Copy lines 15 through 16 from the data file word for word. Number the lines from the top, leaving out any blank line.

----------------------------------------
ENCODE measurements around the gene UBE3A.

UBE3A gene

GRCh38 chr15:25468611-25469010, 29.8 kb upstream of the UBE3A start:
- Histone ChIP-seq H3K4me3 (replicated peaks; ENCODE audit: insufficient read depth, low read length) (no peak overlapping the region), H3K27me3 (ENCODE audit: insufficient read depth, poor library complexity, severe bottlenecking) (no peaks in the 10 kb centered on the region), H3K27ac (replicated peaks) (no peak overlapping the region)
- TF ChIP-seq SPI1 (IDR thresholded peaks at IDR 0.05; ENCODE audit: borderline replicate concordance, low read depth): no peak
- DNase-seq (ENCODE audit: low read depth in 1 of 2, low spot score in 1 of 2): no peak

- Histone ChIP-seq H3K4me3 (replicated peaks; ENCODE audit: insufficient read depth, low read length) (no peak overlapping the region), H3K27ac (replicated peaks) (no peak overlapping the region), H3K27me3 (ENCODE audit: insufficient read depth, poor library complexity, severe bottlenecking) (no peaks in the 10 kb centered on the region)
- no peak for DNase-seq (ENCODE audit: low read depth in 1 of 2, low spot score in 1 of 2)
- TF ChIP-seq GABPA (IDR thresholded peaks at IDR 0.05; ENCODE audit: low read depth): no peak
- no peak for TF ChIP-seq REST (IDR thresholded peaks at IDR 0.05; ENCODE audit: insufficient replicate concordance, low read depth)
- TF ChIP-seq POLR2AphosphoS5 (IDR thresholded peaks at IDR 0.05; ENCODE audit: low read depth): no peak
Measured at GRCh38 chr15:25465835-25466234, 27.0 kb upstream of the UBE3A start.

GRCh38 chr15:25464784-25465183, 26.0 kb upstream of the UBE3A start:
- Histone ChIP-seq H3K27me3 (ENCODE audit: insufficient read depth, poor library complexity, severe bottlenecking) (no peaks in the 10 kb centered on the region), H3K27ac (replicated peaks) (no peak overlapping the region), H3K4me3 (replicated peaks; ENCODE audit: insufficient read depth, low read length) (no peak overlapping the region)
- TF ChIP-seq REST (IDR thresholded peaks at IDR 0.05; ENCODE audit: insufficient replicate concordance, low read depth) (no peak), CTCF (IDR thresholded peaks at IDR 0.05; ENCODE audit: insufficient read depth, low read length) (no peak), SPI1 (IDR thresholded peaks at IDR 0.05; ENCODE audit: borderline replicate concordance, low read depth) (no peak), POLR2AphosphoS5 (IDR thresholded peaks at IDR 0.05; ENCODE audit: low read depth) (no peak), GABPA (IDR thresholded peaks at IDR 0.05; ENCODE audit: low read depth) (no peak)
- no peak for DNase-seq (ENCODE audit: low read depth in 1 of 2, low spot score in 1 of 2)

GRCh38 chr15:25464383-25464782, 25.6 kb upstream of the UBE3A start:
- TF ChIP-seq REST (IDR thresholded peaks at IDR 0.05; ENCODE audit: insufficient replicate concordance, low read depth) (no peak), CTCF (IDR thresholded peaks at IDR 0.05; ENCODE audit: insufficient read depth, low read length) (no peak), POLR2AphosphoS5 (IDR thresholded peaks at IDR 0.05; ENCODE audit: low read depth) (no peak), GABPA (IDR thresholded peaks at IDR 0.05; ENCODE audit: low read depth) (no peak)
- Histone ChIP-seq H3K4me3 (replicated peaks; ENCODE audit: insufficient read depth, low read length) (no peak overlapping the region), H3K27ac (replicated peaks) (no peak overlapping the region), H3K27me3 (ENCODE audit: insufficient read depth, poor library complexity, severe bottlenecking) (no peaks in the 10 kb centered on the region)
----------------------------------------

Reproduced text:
- TF ChIP-seq REST (IDR thresholded peaks at IDR 0.05; ENCODE audit: insufficient replicate concordance, low read depth) (no peak), CTCF (IDR thresholded peaks at IDR 0.05; ENCODE audit: insufficient read depth, low read length) (no peak), SPI1 (IDR thresholded peaks at IDR 0.05; ENCODE audit: borderline replicate concordance, low read depth) (no peak), POLR2AphosphoS5 (IDR thresholded peaks at IDR 0.05; ENCODE audit: low read depth) (no peak), GABPA (IDR thresholded peaks at IDR 0.05; ENCODE audit: low read depth) (no peak)
- no peak for DNase-seq (ENCODE audit: low read depth in 1 of 2, low spot score in 1 of 2)